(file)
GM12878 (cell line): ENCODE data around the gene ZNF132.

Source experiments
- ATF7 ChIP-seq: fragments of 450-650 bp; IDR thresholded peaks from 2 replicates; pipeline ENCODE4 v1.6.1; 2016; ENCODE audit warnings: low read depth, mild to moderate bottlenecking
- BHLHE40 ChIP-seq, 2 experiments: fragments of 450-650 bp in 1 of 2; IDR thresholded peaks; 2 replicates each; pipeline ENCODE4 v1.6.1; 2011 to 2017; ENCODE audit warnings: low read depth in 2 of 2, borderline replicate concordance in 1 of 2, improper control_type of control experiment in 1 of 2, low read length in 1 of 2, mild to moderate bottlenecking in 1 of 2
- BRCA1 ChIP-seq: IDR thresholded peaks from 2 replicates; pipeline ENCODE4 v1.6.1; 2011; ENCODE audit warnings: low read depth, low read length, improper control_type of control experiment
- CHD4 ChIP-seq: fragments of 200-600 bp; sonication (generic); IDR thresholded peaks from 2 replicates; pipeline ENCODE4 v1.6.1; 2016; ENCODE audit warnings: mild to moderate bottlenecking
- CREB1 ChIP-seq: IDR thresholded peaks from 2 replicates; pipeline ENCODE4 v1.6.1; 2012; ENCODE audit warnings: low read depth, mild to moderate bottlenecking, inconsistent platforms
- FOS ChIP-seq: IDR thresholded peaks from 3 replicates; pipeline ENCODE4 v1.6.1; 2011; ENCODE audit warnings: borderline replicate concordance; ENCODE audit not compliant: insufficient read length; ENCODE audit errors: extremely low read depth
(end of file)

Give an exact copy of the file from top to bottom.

GM12878 (cell line): ENCODE data around the gene ZNF132.

Source experiments
- ATF7 ChIP-seq: fragments of 450-650 bp; IDR thresholded peaks from 2 replicates; pipeline ENCODE4 v1.6.1; 2016; ENCODE audit warnings: low read depth, mild to moderate bottlenecking
- BHLHE40 ChIP-seq, 2 experiments: fragments of 450-650 bp in 1 of 2; IDR thresholded peaks; 2 replicates each; pipeline ENCODE4 v1.6.1; 2011 to 2017; ENCODE audit warnings: low read depth in 2 of 2, borderline replicate concordance in 1 of 2, improper control_type of control experiment in 1 of 2, low read length in 1 of 2, mild to moderate bottlenecking in 1 of 2
- BRCA1 ChIP-seq: IDR thresholded peaks from 2 replicates; pipeline ENCODE4 v1.6.1; 2011; ENCODE audit warnings: low read depth, low read length, improper control_type of control experiment
- CHD4 ChIP-seq: fragments of 200-600 bp; sonication (generic); IDR thresholded peaks from 2 replicates; pipeline ENCODE4 v1.6.1; 2016; ENCODE audit warnings: mild to moderate bottlenecking
- CREB1 ChIP-seq: IDR thresholded peaks from 2 replicates; pipeline ENCODE4 v1.6.1; 2012; ENCODE audit warnings: low read depth, mild to moderate bottlenecking, inconsistent platforms
- FOS ChIP-seq: IDR thresholded peaks from 3 replicates; pipeline ENCODE4 v1.6.1; 2011; ENCODE audit warnings: borderline replicate concordance; ENCODE audit not compliant: insufficient read length; ENCODE audit errors: extremely low read depth